NYC / London acoustic work-out of unspeakable gorgeousness. Comes With A Smile’s Tom Sherriff has described this record as “extremely lovely” and that man from Brighton is right as usual- this EP has little more to offer than seven acoustic and purely instrumental moments featuring the man himself (Breadfoot- aka Stephan Meyers) on guitar and banjo with some expert and truly heavenly fiddle playing by London-based Anna Phoebe. Yet, despite it’s apparent slightness, it’s a record to treasure- Brooklyn indie Jeeziepeezie have treated us all by getting it out into the market, despite the fact that it’s unlikely to make them thousands of dollars. The whole thing was knocked together on this side of the Atlantic in the course of two days, and it has that fresh, spontaneous feel that is so valued yet so infrequently achieved; production is reminiscent of Elliott Brood’s marvellous “Tin Type”- it’s clear and warm and you really get the brilliant end of those high notes and metallic clang of the five-string. “A Hard Day In Manhattan” opens the set with a dreamy, waltz-like meander suggesting elegant 20’s afternoon tea-dances rather than the noise and confusion of urban life, though you can quite see how the music that Meyers and Phoebe make could be a refuge; it contains a yearning for some peace- or is it simply a mellow, melancholic reaction to the city? “Smoking on the Stoop” is more guitar lead, rhythmic and here the violin work suggests something akin to gypsy jazz or maybe a hint of Hebrew; “On the Day That I Go”, the final tune, pretty much takes us out the way we came in, but is perhaps even more softly spoken, and comes in at only two minutes. There’s such a strong sense of artistic identity and confidence in who they are and what they’re doing that the brevity and simplicity of the whole session suggests a level of intent that perhaps only Bloc Party have exhibited this year.
- Americana UK


The Funhouse Recordings
I'm Ok Yer UK, Breadfoot Live in the UK
Just About to Burn with Paleface and Lil'Mo
Tea with Leo, featuring Anna Phoebe



Early 2001 Breadfoot landed hisself in Brooklyn, NY. He started kicking around Manhattan's East Village music scene. Couple of self released recordings and several trips to the UK later he got tangled up with NYC's Paleface and formed Just About to Burn.

JATB recorded a full length that was released on ArtMonkey Records Kicked some shows in the UK and then after returning from two weeks on the road in the states with JATB, well Breadfoot decided it was time to move on.

It was right around then Breadfoot got word that the good folks at Holden Records had gotten an earful. Result was the release of the Funhouse Recordings Jan. 05 in both the UK and Europe.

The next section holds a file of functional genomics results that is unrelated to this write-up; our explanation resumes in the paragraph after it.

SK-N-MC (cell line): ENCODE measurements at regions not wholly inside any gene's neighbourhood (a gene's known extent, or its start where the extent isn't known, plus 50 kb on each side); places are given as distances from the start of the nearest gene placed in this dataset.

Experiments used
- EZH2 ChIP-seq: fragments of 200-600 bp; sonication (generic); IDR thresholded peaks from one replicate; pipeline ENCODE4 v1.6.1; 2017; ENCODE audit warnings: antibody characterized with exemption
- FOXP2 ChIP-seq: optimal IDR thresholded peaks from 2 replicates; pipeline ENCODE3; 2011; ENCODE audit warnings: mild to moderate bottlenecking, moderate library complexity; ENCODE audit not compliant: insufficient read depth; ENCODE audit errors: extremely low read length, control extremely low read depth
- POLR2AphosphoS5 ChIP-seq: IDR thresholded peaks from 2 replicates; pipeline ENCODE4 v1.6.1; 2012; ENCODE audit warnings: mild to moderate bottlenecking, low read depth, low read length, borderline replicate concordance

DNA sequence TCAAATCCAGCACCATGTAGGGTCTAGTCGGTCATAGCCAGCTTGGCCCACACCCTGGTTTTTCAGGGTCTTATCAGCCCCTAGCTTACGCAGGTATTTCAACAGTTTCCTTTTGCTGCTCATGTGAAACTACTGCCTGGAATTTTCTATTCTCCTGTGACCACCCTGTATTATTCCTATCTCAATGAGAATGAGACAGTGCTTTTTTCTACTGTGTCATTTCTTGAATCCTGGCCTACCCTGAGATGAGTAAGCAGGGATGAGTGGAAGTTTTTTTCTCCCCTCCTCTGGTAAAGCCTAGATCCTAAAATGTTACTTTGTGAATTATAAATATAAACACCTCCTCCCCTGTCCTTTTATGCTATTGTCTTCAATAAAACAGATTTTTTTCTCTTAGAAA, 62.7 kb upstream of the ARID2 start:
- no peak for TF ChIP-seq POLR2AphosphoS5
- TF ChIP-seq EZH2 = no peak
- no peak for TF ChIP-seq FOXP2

That same spring right on the heels of the Funhouse release Breadfoot returned to London to record Tea with Leo. The new record got worked up at Café Music in London. It was produced by Leo Abrahams, (Ed Hardcourt, David Holmes, Brian Eno), and features London based violinist Anna Phoebe, (String Master and Lead Soloist For the double platinum selling TSO).

Tea with Leo was released on Jeeziepeezie Records in October of that year and got great reviews. Music from the release has been featured on NPR and in the documentary 10MPH.

There was a short UK Tour and some dates in the states to support Tea with Leo. And then after that Breadfoot got to working up some new tunes. His time writing songs with Paleface in Just About to Burn got him feeling like he was keen to get to putting some words on the songs he was working up for the new recordings.

While still in NYC Breadfoot starting on some demos for the tunes and in 2007 was set to go in the studio. Thing is he didn’t. Reason is he became super sound sensitive. The sound of the trains screeching and horns honking on the streets was like being hit with a big stick. So he had to high tail it to a place where it was greener and quieter.

So in between then and now he’s done only a few live performances and just a wee bit of recording. Most recently he was contacted by a fella that had bought his Funhouse disc one day when he was buskin’ in Soho. Five years later he told Breadfoot that he’d always dug the tunes and wanted to use some for a video piece about the Farmer’s Market in Woodstock, NY.

Hoping soon, to get back to working on the new record that will be called Salvatella. Keep yer fingers crossed cause I think it’ll be a good’un.